OFPP Targets Acquisition Workforce Training for Efficiencies and Strategic Sourcing

Published: September 11, 2013

Acquisition ReformGSAOMBPolicy and LegislationStrategic Sourcing

In an effort to save money, reduce duplication and improve outcomes the Director of the Office of Federal Procurement Policy, Joseph Jordan, has decided to consolidate management of federal acquisition training efforts into one consolidated system and apply a strategic sourcing approach to obtaining procurement training.

In a memo to Chief Acquisition Officers and senior procurement executives, Jordan recognized the role that well-trained acquisitions personnel can have on the effectiveness, efficiency and value of government procurements and wants to improve upon and reduce the cost of the management of their training. To save money through reducing duplicative training and development efforts Jordan tasked the Federal Acquisition Institute (FAI) to reduce duplication of workforce management information systems and leverage scarce training resources across agencies.

The directives for federal civilian agencies include: 

  • Mandated use of the Federal Acquisition Institute Training Application System (FAITAS), the government-wide acquisition workforce career management system managed by GSA.  Aimed at improving  acquisition workforce management, agencies are directed to use FAITAS to:
    • Collect and maintain user profiles of standardized information by January 1, 2014
    • Apply for certifications by April 1, 2014
    • Track continuous learning points in the FAITAS Continuous Learning Module by June 1, 2014
    • Manage training registrations for agency-provided acquisition training by October 1, 2014
  • Creation of a government-wide Federal Acquisition Council on Training (FACT) chaired by FAI that will focus on increasing efficiencies and economies in acquisition certification and continuous learning training and development. The specific objectives are to leverage commercially available training, promulgate course development standards, increase agency collaboration, and identify lead agencies in the development of common curricula.

Strategic Sourcing Contract on the Way

In a recent interview with Federal News Radio, Jordan said these changes would put civilian agencies’
“workforce management tools into one place, … optimize our resources, … [and] maximize the efficacy of every training opportunity."  The Federal Acquisition Council on Training (FACT) will oversee several initiatives, including developing a new contract run by FAI and the General Services Administration from which all agencies would buy acquisition training. The move advances the idea of shared services that has gained in acceptance across agencies and applies it to procurement training, according to the interview. Both the Bush and Obama Administrations have supported a growing role for FAI. The FY 2014 budget requests a total budget of over $15 million for FAI, a $6.2 million increase.

At a recent Northern Virginia Technology Council (NVTC) event Jordan emphasized improving the acquisition workforce as one of his top three priorities, alongside buying smarter – focusing on leveraging data to do it better, and identifying the right suppliers – building the right relationships, especially with small business.  Jordan is focused on recruitment, retention, and training, plus changing agency cultures to encourage innovation verses inappropriate risk aversion when it comes to acquisitions.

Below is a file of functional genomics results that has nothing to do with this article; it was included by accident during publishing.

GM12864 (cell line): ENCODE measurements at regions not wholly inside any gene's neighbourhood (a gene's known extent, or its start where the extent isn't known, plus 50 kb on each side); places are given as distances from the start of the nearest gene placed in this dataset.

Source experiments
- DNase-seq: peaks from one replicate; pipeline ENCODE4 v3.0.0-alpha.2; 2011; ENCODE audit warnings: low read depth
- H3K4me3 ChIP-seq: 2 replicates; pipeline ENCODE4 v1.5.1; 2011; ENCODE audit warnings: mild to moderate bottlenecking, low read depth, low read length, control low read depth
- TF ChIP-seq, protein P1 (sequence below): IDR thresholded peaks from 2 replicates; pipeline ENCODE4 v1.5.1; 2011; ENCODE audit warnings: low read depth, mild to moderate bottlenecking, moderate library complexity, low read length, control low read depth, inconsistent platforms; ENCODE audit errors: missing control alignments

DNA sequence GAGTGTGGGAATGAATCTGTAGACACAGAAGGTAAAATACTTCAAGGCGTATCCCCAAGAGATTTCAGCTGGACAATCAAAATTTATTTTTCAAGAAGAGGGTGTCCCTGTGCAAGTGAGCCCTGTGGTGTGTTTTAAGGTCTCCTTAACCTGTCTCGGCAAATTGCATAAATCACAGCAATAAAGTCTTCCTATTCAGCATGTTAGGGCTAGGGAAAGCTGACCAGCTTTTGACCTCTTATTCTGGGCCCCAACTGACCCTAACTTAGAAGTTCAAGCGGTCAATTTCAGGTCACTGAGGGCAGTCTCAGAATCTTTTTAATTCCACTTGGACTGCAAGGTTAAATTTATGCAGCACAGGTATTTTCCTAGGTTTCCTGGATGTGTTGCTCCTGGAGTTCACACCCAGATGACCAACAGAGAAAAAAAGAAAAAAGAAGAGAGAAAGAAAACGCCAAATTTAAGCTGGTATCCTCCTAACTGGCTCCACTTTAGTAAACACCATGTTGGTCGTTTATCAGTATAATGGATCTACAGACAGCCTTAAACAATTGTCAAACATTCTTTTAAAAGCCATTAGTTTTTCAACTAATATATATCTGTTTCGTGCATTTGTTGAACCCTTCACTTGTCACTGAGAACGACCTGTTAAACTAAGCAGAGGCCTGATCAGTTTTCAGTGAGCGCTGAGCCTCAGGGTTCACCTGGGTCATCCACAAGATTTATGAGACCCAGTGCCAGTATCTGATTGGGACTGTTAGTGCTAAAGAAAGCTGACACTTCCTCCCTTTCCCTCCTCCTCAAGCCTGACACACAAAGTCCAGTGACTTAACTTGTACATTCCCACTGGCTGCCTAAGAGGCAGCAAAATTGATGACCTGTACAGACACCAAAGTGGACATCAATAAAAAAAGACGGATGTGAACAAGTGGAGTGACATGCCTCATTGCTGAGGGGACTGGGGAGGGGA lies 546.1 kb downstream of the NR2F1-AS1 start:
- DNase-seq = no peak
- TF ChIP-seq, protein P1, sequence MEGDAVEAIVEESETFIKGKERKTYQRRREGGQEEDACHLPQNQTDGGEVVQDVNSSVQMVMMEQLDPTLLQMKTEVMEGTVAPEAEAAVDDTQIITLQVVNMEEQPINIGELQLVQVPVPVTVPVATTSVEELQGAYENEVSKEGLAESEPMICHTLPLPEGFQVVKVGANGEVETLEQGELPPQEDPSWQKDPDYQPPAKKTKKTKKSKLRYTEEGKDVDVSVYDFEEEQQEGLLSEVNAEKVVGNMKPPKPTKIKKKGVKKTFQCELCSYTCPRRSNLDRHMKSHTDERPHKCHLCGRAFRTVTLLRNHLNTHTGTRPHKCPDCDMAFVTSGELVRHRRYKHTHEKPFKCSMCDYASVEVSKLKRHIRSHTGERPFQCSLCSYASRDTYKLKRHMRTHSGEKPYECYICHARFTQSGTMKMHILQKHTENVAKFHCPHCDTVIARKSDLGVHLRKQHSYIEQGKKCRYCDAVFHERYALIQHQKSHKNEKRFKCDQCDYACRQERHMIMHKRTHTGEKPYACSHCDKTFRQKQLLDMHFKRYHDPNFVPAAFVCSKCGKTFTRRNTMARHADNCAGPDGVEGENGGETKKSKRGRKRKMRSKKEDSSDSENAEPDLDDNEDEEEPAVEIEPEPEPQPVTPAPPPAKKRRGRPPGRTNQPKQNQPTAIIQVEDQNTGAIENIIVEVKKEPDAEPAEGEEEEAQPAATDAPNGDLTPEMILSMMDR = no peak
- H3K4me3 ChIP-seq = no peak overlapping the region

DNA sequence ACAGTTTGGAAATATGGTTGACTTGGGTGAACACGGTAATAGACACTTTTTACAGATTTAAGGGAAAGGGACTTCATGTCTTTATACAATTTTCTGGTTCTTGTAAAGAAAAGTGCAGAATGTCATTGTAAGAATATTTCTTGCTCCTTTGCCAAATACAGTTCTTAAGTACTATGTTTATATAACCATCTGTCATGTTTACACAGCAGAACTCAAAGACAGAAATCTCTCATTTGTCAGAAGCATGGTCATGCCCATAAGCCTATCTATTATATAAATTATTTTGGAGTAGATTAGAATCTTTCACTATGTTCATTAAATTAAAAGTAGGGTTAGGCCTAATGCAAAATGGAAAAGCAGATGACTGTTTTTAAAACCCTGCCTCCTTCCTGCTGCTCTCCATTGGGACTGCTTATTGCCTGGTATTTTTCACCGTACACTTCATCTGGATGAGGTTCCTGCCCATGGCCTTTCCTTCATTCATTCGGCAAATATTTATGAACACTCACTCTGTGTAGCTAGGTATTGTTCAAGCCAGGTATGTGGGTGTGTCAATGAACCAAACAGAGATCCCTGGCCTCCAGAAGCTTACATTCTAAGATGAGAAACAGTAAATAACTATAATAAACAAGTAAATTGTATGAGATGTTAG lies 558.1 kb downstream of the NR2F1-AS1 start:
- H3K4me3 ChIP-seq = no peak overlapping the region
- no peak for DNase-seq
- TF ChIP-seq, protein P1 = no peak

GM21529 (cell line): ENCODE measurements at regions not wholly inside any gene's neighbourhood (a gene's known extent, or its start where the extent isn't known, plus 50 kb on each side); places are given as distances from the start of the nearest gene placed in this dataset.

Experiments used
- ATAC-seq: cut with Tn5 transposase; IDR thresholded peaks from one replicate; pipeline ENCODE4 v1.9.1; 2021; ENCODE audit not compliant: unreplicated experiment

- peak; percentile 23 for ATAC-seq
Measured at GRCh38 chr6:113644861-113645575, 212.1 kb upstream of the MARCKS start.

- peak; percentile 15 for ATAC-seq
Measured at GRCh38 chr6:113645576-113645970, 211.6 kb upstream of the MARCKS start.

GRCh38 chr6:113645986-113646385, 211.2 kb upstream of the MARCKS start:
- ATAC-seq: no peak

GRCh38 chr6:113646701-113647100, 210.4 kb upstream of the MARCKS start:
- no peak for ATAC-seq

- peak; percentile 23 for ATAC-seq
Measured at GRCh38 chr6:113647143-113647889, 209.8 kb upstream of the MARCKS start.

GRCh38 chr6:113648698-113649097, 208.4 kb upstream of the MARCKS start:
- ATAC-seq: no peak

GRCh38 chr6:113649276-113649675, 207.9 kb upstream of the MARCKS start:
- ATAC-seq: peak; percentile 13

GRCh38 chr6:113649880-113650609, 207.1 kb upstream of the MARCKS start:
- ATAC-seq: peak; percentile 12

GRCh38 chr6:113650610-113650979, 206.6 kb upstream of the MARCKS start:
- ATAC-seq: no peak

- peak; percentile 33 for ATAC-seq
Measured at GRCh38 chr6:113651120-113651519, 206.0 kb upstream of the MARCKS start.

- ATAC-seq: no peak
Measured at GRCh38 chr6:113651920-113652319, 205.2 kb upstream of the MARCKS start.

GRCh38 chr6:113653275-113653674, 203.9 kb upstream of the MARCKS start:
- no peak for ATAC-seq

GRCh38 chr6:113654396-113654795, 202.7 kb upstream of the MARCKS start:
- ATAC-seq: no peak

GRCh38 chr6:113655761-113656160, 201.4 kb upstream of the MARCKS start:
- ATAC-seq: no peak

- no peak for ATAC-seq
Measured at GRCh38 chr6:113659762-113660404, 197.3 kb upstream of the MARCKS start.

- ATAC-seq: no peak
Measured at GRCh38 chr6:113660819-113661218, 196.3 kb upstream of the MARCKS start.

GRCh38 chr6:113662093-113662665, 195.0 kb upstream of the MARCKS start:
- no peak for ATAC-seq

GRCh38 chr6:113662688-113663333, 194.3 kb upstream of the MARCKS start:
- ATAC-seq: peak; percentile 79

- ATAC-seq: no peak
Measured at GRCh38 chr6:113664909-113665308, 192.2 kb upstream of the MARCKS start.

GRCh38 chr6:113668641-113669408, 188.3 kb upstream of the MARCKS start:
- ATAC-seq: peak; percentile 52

In her remarks, OFPP Deputy Administrator Lesley Field highlighted strategic sourcing and acquisition policy as means to removing duplication in buying and improving IT management. She emphasized the improvement and development of the acquisition workforce community in systems, communications and the FAR.


The decision to center on FAITAS as the main civilian acquisition training management system could gain it some additional funding for maintenance and enhancements, but that is yet to be seen.  In the FY 2014 IT budget GSA requested $2.4 million for FAITAS, which includes about $850 thousand in new development spending (35% of total) slated for next year. That is down from the enacted FY 2013 budget of $2.8 million but 40% higher than the FY 2012 budget of $1.7 million. Given the due dates listed in the memo it is likely that any enhancement related to the new mandates are either done or underway.

The application of strategic sourcing to acquisition training is no surprise, given OFPP’s and GSA’s efforts to increase strategic sourcing. The Federal Strategic Sourcing Initiative (FSSI) has been a big priority for both agencies. In December 2012 OMB created the Strategic Sourcing Leadership Council (SSLC), the follow-on to the Strategic Sourcing Working Group (SSWG), to lead the government's efforts in this area. Jordan’s reference to an upcoming FACT government-wide training contract may or may not be a reference to an existing GSA Acquisition Training Delivery IDIQ opportunity that is currently being protested. A determination is due in November 2013. Either way, the protest underscores the highly competitive environment we are in and the challenge these kinds of contracts pose to agencies. Further limiting the number of contract awards under strategic sourcing will likely continue to make these contracts must-wins for companies wanting to do business in the federal space.